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The newly established Citizen Justice Network recently attended the annual Highway Africa conference in Grahamstown.

Paul McNally writes about his experiences at one of the biggest gatherings of African media professionals.

The sparkly, Google-sponsored, finger food dinner on the last day of the Highway Africa conference ended with hugs and the last of the business cards being handed out.

I drove with a car load of delegates, speakers and local reporters looking for late night drink into Grahamstown’s nearby township, Fingo Village. Six of us alighted from a Corolla outside a tavern that was friendly and mostly filled with a pool table.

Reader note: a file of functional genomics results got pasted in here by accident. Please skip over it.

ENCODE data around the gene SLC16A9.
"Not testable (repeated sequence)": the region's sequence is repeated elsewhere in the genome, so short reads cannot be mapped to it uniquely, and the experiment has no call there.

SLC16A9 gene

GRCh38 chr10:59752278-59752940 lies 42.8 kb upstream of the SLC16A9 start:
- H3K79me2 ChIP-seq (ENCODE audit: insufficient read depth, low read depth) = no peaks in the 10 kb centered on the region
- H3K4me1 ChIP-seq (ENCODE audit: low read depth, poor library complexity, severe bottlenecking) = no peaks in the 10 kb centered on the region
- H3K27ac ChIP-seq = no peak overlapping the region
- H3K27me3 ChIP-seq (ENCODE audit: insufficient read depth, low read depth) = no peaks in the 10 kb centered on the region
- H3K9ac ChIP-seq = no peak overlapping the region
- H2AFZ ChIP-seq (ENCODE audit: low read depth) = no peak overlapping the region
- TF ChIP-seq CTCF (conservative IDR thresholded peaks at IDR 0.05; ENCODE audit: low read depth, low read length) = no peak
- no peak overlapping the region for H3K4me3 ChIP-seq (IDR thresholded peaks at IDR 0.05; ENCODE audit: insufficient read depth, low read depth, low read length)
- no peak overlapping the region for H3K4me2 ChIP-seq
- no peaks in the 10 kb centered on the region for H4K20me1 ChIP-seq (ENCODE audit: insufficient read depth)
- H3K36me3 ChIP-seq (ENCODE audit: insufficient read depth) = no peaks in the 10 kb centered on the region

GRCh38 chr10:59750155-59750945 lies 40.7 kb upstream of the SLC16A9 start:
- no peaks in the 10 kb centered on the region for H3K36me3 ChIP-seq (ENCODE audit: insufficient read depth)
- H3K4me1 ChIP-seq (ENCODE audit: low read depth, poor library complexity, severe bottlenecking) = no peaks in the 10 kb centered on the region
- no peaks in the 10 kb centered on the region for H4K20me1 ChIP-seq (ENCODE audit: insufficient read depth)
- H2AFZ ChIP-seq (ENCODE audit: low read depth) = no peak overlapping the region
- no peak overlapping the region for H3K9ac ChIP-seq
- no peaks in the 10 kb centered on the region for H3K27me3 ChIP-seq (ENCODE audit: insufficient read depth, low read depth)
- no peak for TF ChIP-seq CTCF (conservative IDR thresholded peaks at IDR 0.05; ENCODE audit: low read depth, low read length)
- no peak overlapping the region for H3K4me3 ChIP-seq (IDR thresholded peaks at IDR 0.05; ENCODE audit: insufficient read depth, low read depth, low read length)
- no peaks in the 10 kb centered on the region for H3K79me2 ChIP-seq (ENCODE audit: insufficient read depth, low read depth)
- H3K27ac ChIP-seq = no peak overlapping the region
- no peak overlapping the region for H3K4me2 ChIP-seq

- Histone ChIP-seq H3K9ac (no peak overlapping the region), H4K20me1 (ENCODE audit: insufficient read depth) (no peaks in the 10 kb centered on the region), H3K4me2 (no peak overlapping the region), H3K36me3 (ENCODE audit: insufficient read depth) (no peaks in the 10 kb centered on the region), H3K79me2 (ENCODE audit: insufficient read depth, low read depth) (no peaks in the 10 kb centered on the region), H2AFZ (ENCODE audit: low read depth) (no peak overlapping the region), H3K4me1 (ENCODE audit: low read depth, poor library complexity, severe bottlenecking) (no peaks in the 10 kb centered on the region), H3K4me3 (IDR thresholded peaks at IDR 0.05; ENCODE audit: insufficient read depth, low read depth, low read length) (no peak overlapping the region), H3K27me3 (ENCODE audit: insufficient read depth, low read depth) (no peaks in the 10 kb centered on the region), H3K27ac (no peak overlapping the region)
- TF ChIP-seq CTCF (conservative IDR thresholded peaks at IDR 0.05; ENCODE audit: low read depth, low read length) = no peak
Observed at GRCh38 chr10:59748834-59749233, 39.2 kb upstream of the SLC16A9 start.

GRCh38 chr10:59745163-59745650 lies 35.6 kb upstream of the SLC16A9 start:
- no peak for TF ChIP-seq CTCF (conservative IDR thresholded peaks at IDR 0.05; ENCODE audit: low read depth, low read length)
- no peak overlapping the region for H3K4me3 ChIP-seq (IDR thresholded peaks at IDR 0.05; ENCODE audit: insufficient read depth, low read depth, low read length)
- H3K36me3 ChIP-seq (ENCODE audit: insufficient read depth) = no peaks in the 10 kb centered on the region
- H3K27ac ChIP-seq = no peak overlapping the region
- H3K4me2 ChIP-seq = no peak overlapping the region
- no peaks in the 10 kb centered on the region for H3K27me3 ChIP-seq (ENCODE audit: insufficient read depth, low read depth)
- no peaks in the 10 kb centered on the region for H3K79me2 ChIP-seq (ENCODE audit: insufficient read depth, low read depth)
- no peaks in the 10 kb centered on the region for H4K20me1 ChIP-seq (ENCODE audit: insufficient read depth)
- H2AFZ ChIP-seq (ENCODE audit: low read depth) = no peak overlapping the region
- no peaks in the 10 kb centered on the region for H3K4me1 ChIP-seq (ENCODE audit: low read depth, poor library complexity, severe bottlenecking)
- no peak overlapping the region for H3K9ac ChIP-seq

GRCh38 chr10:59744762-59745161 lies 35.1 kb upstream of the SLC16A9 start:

We got beers and pork chops that were far tastier than what Google served up. A regular to the tavern who has migrated from Zimbabwe told me that his business is finding broken kettles and using the heating elements to build small geysers for people living in shacks.

I asked him how long a geyser he builds takes to heat up. He says fifteen minutes. I’m was about to ask him another geyser-related question, but I stopped: the conference was over. I didn’t need to interrogate this man on his business plan.

I’d spent the day judging innovations for Making All Voices Count where the winners got the chance to motivate for grant money of £40 000. We heard truly outstanding pitches for ideas on how to use technology to give marginalised people a voice, from abused women to kids bullied at schools. In the tavern I was still in judge mode.